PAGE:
The areas where there are likely to be questions are over Ferrari’s very specific situation, with a veto on the rules and five percent off the top of the sport’s revenues, before any prize money calculations. There are likely to be questions about the special fund, known as the Constructors’ Championship Bonus Fund, which is around 7.5 percent of the revenues, (which means around $100 million). This is divided up amongst the three most successful teams in the previous few seasons, with the team that has won the most getting a minimum of $37 million, the second team getting $33 million and the third $30 million. Because this based on performance, it is less controversial than the Ferrari payment. Beyond that there are a number of special deals with teams such as Williams and McLaren, which have been around a long time, but have had few results in recent years. These justifications are controversial because they reward longevity and past success, rather than current success and yet Sauber, the four oldest team in legal terms, is not a part of it. There are then two other funds; one which pays equal money (about $40 million each) to the top 10 teams for turning up; and the other which pays out based on a team’s position in the Constructors’ Championship, ranging from around $80 million for the Champions, to around $17 million to the 10th placed team). The justification for paying Ferrari more is that the firm provides F1 with star power. However, this is a fairly nebulous concept because, in most activities, star power is dictated by results and a film star, for example, who has been in a run of flops does not expect to be paid the same as he used to be paid because he was once famous. This is an equally good argument that because of the passion that exists for Ferrari, it already has an advantage because it makes a great deal more money from F1 in merchandising and sponsorships than the other teams and so it should not be given bonus payments as well. in the overall scheme of things Ferrari gets more than 11 percent of the revenues, while the small teams get about only around 3.5 percent apiece. The fact that the company that owns the commercial rights takes about 40 percent and gives very little back, and borrows against future earnings to load the sport with debt, is galling for all concerned. This may not be something that Commission can do anything about, except that there is also a political element involved.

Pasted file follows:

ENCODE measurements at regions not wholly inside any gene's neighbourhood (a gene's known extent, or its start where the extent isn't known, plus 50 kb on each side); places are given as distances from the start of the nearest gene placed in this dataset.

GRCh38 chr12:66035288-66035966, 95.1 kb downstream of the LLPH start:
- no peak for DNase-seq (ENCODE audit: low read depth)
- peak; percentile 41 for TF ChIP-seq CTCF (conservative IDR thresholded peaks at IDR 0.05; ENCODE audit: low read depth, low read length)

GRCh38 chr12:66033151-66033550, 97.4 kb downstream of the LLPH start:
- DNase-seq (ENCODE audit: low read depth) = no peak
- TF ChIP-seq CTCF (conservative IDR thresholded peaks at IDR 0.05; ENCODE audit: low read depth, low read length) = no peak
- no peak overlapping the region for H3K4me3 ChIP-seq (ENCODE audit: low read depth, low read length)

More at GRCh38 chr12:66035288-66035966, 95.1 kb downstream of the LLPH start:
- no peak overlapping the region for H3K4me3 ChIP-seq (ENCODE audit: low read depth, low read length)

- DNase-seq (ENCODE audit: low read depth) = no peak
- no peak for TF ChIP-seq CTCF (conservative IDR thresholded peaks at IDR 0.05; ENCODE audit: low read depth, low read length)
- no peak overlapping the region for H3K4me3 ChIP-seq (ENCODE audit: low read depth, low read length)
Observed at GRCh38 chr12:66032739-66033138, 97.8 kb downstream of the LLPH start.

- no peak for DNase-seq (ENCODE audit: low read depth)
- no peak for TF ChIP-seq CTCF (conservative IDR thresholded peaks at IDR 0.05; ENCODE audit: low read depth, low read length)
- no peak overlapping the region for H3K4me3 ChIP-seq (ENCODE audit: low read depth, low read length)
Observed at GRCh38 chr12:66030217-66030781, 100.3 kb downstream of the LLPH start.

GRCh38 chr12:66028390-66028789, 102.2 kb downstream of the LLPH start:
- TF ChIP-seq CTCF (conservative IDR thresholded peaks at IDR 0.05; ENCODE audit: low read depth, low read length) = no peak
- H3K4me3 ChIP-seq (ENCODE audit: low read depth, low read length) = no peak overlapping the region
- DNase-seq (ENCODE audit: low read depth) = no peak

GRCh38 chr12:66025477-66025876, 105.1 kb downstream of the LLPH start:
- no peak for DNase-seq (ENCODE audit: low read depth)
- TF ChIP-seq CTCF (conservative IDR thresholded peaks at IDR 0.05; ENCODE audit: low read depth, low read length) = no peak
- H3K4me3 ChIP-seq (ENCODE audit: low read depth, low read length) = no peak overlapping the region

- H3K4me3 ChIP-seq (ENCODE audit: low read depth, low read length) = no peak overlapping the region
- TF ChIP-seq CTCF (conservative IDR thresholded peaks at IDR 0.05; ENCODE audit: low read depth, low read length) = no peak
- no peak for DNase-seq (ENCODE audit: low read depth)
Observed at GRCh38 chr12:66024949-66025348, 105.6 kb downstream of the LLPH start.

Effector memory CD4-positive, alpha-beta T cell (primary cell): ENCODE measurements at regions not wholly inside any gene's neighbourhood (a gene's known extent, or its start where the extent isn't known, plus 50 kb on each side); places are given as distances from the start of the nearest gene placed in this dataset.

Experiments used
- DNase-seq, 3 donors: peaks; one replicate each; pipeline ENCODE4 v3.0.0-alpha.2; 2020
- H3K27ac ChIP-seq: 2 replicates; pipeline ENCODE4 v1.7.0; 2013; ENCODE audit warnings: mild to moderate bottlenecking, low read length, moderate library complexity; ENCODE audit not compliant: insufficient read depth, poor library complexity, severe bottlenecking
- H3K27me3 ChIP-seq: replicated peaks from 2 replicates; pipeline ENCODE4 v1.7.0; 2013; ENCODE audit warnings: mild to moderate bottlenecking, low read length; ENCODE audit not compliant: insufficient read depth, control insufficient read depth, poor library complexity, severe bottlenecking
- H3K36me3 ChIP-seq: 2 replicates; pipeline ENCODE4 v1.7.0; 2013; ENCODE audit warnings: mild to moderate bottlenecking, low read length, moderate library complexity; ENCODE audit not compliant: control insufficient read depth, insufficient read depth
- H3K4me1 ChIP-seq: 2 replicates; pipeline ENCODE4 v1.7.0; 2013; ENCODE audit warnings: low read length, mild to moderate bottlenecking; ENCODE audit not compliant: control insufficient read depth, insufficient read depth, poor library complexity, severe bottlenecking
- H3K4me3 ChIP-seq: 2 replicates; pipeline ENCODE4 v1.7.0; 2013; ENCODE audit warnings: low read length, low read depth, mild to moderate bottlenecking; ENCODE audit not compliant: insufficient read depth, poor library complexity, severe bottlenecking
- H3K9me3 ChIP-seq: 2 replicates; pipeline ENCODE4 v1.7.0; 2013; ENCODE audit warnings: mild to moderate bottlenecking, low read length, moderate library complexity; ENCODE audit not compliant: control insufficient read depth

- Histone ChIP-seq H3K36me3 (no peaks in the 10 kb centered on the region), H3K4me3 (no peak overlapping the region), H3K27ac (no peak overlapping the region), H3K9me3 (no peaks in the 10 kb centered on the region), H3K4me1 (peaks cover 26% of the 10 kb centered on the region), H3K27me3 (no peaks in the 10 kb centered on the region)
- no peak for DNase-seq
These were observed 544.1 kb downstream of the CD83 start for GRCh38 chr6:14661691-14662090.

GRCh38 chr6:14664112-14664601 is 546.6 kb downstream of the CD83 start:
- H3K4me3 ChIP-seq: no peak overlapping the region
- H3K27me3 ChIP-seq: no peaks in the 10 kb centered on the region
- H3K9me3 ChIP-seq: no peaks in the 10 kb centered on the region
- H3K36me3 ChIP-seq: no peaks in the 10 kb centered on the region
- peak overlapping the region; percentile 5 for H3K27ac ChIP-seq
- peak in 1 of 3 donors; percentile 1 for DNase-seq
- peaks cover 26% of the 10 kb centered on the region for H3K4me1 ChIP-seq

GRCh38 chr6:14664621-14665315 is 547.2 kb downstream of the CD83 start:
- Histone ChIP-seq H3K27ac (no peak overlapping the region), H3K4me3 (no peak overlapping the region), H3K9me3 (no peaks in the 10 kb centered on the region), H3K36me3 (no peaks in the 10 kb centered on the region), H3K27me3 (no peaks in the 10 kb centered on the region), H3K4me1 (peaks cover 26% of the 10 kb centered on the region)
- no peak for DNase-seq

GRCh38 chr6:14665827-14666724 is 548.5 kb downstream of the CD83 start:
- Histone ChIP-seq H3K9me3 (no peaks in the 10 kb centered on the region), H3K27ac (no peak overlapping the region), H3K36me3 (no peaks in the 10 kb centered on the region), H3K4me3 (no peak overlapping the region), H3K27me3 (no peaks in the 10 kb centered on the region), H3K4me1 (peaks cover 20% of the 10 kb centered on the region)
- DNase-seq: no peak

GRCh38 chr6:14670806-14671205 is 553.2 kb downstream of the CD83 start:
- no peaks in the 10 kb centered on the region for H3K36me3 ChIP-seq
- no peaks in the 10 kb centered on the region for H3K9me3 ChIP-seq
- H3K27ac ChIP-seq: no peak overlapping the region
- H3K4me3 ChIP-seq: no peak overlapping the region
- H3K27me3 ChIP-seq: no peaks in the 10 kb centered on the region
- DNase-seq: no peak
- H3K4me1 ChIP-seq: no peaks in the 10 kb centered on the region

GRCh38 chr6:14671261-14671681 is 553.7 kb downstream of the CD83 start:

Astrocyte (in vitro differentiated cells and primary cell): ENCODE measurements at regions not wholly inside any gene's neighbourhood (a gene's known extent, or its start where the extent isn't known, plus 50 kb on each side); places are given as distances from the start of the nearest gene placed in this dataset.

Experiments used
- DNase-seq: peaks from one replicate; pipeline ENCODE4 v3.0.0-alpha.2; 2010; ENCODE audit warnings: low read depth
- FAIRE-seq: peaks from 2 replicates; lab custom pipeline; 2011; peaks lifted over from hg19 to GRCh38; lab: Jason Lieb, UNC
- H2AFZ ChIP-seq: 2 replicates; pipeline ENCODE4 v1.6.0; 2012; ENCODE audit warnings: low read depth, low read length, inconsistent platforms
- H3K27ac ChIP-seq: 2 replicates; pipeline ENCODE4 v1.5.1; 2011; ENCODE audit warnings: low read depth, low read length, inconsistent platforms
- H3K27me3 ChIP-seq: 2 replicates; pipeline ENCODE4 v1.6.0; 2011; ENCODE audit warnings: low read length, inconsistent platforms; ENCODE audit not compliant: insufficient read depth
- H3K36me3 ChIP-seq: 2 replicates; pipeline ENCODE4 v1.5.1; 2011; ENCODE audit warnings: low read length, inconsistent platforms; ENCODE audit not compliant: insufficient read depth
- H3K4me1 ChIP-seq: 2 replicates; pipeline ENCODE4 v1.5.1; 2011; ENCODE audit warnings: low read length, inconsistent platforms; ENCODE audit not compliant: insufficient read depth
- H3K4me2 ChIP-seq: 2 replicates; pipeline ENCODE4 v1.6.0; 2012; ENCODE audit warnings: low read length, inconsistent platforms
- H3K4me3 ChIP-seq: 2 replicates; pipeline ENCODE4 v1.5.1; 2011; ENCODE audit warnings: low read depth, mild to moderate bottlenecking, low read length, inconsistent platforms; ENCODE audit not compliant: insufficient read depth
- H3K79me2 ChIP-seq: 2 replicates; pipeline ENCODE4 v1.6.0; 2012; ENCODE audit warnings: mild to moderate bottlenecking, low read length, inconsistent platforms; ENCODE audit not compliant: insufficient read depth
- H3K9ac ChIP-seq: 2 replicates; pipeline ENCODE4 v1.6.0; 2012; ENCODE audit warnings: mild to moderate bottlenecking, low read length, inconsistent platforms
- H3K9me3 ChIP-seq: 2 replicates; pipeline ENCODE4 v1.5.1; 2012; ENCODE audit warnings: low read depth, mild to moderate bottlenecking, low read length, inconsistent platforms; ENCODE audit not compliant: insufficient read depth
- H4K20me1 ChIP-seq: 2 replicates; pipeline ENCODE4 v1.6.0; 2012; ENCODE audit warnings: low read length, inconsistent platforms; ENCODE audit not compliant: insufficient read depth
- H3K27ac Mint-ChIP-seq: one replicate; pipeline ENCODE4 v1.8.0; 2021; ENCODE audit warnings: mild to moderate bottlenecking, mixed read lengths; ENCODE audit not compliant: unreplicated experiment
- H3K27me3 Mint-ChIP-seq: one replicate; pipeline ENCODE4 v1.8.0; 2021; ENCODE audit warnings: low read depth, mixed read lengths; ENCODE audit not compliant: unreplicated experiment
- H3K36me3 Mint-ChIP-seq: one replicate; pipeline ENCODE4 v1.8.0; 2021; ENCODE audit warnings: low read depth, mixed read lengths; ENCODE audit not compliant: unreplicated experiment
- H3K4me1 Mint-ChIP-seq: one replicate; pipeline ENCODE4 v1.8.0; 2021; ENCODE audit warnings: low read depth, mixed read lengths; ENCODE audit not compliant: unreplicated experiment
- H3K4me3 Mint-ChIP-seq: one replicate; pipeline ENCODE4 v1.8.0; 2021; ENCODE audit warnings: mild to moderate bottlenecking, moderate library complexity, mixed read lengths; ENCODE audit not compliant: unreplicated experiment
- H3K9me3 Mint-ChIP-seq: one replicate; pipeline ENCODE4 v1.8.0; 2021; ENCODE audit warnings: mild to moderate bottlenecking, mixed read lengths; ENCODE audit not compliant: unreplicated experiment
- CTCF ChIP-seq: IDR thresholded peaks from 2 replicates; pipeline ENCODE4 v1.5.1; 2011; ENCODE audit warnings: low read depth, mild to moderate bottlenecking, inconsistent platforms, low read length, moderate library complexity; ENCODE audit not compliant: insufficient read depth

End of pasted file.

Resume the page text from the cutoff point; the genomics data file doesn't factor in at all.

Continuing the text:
The other question that the Commission will want answered is whether the Strategy Group is the right form of governance. The last settlement with the EU was 15 years ago and in that the EU said that the FIA should act as the regulatory body only and not to be involved in any commercial activity, and that the Formula One group should involve itself only in commercial matters. This is clearly not the case now. The FIA cannot now regulate anything apart from safety, having sold that right in exchange for annual payments and for a share in the Formula One holding company. This means that the federation is entirely dependent on money from Formula 1 and thus is not performing the role that is expected of it.
Formula 1 is very odd in the way it operates compared to other big sports. They generally have mutualised ownership and thus profit-sharing with only a small percentage being paid to a promoter or in the costs of running a commercial operation. This is a much healthier model because the money stays in the sport and there can be important things, such as trickle-down funding for junior leagues, to help keep sports healthy. The FIA’s decision to lease the commercial rights for a 100-year period to the Formula One group, rather than developing the commercial side of the business itself, as other sports have done is the root of most of the real problems in F1. The only way this structure can be broken is if the teams unite and refuse to accept the financial arrangements on offer to them: the current contracts run out at the end of 2020. If the teams will not agree to the terms on offer, then the Formula One group would be unable to fulfil its commitments to the FIA and the 100-year deal could be cancelled and a new structure created. Obviously, the Formula One group does not want that to happen, but as the manufacturers and big teams are currently working together, there is now a log-jam that the Formula One group hopes the EU will break up. However, the Commission is not stupid and may look at the structure as a whole.